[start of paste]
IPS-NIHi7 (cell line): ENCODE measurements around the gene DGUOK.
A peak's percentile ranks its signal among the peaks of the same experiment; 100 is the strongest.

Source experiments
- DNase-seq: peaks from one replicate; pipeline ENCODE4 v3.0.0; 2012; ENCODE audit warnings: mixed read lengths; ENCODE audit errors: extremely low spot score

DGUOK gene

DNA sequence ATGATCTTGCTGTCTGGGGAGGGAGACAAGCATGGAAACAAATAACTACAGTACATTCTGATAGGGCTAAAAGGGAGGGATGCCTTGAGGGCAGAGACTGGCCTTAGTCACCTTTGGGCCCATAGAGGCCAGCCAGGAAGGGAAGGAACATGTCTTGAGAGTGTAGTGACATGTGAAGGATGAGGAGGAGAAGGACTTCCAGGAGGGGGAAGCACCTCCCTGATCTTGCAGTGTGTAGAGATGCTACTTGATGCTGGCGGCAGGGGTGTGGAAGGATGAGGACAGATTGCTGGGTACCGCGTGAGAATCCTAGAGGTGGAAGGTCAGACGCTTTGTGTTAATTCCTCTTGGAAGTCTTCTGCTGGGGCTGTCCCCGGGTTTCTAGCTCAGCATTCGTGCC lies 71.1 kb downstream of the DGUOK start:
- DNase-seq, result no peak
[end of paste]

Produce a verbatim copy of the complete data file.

IPS-NIHi7 (cell line): ENCODE measurements around the gene DGUOK.
A peak's percentile ranks its signal among the peaks of the same experiment; 100 is the strongest.

Source experiments
- DNase-seq: peaks from one replicate; pipeline ENCODE4 v3.0.0; 2012; ENCODE audit warnings: mixed read lengths; ENCODE audit errors: extremely low spot score

DGUOK gene

DNA sequence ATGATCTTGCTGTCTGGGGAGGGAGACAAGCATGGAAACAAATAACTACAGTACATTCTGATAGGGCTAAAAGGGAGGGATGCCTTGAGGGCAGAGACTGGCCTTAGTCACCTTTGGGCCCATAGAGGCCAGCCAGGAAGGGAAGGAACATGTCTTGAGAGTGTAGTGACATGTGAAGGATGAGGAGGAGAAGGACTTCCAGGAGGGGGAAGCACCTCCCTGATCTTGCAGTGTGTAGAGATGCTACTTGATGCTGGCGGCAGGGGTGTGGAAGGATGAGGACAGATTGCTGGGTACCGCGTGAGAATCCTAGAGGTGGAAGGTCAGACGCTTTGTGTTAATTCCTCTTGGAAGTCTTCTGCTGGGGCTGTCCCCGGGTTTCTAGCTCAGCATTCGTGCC lies 71.1 kb downstream of the DGUOK start:
- DNase-seq, result no peak